IN this continuing history of Glasgow we have reached the time of the Reformation, and the city played an important role in the whole process of turning a Roman Catholic nation into a Protestant country.

I am only too aware that religion has been a divisive issue in Glasgow over the centuries which is why my accounts of the Reformation will be strictly factual. Today’s column features the city’s own Protestant martyrs. It will not be comfortable reading.

Having started burning people for their Protestant beliefs, the hierarchy of the Catholic church in Scotland soon developed a taste for burning people that they classed as heretics.

The former Archbishop of Glasgow, James Beaton, had moved to St Andrews where, as we saw last week, he conspired in 1529 with his successor at Glasgow, Archbishop Gavin Dunbar, to execute Patrick Hamilton, a young man of noble birth from Glasgow diocese who had preached against the church’s practices that he declared to be human, not divine, in origin.

Five years after his agonising death by slow burning, Hamilton’s follower Henry Forrest, a Benedictine friar from Linlithgow was burned at the stake for heresy at St Andrews in 1532. His ‘crime’ was possession of a Bible translated into English.

The next two Scottish martyrs for the Protestant faith were Norman Gourlay, an ordained priest from Dollar who was accused of heresy, and David Straiton or Stratoun, the younger son of the Laird of Lauriston in Forfarshire. The latter was excommunicated for non-payment of the tithes which the church demanded. He couldn’t be burned for that so he was indicted for heresy. Gourlay and Straiton appeared before Archbishops Beaton and Dunbar and King James V himself, resplendent in red as John Knox wrote in his History of the Reformation.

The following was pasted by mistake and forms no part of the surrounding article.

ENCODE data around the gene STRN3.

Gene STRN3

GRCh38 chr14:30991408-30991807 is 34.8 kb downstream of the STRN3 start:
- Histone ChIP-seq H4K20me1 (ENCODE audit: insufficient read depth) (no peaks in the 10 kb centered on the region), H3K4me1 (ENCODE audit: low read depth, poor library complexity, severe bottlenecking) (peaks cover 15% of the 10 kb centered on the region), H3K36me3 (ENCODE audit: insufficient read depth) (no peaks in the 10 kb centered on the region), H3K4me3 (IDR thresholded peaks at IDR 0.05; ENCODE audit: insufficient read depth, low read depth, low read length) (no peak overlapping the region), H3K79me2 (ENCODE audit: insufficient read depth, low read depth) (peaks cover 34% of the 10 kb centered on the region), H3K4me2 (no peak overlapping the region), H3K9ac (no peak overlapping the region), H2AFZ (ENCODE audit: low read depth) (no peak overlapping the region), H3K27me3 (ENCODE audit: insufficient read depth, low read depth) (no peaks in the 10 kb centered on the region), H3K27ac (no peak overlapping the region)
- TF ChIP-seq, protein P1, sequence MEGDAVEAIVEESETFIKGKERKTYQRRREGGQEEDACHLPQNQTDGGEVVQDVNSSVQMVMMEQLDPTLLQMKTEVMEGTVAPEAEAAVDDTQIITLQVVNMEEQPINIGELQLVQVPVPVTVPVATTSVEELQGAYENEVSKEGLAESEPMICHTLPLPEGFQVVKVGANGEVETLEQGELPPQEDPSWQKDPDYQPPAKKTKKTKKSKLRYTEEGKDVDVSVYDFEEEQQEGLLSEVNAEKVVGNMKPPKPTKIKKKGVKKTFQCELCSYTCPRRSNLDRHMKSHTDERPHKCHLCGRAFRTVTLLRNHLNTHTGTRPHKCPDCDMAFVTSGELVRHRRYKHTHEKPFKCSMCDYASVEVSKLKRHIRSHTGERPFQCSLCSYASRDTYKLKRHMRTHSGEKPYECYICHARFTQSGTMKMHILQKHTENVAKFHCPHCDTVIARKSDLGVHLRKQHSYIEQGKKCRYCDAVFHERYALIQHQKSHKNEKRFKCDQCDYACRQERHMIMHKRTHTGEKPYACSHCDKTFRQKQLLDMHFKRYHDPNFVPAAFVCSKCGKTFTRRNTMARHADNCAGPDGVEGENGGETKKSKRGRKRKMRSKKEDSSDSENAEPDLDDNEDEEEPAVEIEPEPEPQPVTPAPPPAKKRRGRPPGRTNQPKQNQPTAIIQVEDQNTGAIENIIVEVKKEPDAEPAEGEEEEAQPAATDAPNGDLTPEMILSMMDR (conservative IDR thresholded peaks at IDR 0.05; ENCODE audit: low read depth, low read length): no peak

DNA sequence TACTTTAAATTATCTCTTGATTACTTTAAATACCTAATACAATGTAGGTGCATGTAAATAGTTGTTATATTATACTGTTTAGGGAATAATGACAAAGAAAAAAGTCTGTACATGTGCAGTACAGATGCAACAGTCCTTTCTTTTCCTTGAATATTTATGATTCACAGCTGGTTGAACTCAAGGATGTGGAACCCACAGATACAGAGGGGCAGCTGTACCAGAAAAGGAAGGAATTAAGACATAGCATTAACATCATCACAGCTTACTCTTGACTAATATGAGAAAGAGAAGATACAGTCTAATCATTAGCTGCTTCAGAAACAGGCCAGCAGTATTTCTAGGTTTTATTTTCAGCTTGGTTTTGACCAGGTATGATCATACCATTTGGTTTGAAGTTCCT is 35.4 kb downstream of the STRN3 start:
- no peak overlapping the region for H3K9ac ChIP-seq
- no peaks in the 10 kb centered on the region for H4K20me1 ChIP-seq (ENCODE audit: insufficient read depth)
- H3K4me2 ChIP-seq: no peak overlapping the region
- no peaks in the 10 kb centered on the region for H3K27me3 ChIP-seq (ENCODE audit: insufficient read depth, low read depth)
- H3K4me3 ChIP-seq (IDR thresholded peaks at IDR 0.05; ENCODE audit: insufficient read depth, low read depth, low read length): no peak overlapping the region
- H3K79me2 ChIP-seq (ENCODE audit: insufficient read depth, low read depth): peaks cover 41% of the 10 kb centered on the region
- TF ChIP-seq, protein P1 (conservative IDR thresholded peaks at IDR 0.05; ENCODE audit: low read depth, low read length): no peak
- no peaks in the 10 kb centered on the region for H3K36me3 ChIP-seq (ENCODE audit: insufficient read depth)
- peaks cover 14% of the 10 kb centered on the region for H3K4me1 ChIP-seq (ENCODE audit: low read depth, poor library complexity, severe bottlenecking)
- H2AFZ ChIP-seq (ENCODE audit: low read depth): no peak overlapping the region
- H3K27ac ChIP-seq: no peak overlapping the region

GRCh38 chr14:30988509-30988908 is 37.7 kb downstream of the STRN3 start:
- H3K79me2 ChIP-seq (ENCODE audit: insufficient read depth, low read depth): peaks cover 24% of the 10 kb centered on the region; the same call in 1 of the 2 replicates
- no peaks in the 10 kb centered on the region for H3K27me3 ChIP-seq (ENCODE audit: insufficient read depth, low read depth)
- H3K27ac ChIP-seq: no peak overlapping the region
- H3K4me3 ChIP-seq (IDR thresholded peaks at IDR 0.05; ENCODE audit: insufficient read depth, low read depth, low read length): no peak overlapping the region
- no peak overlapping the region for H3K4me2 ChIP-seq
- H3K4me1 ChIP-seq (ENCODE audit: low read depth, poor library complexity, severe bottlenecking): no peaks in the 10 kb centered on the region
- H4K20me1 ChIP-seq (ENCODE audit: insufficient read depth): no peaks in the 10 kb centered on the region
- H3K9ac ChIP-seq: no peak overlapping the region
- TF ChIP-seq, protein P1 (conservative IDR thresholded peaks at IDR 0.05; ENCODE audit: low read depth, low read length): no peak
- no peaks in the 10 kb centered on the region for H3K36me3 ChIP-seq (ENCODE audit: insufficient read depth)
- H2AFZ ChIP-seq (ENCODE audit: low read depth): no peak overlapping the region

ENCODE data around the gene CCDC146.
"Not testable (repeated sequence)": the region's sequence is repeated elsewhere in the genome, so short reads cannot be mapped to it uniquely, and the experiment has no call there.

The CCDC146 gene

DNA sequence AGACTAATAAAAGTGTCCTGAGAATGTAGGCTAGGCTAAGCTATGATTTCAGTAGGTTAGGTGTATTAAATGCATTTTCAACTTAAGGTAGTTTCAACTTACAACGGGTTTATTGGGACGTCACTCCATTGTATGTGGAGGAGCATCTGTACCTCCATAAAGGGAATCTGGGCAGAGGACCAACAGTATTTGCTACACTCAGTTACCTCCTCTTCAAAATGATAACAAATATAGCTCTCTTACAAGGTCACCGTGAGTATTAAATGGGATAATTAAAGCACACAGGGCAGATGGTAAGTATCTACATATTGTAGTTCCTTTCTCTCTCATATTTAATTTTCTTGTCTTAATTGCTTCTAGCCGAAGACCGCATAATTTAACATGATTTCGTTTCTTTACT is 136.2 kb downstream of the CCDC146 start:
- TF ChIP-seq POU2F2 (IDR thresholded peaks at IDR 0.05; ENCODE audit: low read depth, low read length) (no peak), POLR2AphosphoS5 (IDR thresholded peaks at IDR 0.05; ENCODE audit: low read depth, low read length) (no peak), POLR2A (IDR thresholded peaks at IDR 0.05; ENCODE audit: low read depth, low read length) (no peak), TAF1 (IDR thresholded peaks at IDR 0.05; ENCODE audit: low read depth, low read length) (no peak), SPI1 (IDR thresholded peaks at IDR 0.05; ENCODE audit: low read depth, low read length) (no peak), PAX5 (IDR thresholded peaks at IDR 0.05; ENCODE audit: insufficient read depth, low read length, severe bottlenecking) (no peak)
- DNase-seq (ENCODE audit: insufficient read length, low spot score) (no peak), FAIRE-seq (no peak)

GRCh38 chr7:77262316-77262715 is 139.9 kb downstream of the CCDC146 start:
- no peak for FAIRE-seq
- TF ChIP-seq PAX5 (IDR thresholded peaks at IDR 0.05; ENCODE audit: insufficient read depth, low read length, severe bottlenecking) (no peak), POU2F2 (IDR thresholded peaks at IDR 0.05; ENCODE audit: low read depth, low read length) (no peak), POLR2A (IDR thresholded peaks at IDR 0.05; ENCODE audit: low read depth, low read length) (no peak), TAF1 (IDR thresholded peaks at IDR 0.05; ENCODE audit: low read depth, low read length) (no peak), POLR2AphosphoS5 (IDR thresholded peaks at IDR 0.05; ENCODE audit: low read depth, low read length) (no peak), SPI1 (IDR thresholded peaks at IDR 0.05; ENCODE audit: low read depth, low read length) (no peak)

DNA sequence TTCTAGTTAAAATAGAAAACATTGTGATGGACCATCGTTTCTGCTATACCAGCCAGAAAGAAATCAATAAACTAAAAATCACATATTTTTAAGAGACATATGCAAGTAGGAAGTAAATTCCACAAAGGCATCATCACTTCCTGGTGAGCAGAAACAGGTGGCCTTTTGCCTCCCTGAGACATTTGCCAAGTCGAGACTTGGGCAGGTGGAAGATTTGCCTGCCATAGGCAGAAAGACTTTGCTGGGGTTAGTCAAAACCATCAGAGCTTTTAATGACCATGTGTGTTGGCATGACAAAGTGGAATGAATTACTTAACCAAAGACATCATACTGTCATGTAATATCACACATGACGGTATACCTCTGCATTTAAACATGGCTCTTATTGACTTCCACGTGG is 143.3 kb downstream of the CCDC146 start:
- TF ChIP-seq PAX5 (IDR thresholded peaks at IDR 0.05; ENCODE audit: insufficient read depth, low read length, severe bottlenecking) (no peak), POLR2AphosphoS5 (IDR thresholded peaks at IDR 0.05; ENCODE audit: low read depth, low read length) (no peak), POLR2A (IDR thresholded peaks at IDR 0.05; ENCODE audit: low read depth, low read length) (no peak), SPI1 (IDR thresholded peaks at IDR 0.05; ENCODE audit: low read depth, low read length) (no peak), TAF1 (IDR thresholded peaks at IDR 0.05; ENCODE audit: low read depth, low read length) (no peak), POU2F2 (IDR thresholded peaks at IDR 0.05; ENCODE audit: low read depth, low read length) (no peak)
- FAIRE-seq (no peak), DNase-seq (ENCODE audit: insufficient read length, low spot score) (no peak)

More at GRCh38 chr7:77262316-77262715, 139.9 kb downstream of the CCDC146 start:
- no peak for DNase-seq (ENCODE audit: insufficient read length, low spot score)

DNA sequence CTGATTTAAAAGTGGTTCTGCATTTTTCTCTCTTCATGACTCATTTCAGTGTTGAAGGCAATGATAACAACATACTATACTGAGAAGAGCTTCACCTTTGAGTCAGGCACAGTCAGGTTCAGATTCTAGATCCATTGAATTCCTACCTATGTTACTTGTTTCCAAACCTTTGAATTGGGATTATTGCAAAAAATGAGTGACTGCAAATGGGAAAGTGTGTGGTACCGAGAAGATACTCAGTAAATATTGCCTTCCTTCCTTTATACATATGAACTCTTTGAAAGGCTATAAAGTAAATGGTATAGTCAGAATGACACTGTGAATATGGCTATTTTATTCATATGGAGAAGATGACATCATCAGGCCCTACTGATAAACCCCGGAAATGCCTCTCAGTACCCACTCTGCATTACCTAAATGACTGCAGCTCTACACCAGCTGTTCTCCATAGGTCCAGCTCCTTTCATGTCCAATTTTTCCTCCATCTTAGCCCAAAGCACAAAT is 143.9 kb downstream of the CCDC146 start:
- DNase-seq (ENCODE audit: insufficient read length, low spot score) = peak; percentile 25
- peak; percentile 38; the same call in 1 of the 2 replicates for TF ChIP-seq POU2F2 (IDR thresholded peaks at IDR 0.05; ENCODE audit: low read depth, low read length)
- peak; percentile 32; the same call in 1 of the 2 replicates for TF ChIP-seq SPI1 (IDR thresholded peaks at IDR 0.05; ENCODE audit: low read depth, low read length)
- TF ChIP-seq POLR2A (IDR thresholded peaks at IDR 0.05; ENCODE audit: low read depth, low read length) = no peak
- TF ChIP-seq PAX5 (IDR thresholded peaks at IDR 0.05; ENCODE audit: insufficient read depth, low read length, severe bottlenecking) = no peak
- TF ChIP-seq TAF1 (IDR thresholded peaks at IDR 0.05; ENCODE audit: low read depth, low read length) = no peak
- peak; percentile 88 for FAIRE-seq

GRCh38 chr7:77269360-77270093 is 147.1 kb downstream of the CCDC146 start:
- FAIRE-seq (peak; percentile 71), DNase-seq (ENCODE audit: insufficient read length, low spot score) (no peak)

Knox continued: “There was great labour to make the said David Stratoun recant, and burn his bill (rip up his beliefs). But he, ever standing at his defence, alleging that he had not offended, in the end was adjudged unto the fire. When he perceived the danger, he asked grace of the King. This would the King willingly have granted unto him, but the bishops proudly answered that his hands were bound in that case, and that he had no grace to give to such as by their law were condemned. And so was David Stratoun, with the said Master Norman, after dinner, upon the 27th day of August, in the year of God 1534, led to a place beside the Rood of Greenside; and there these two were both hanged and burned, according to the mercy of the papistical Kirk.”

Note the invective of Knox. It was as nothing compared to what he reserved for Archbishop Beaton’s nephew David who succeeded him as Archbishop of St Andrews and who, as Scotland’s primate, led the counter-Reformation campaign.

Beaton (or Bethune, though he spelled his name Betoun) was a graduate of Glasgow, St Andrews and Paris University and at the age of just 25, James V appointed him as an ambassador in France. His uncle made David the rector at the church in Cambuslang and then fixed it for his nephew to be named Lord Abbot of Arbroath. David Beaton was heavily involved in the negotiations for James V to marry both the ill-fated Madeleine of France and, after her death, Mary of Guise. For this he was rewarded with a French bishopric and later was made a Cardinal by Pope Paul III.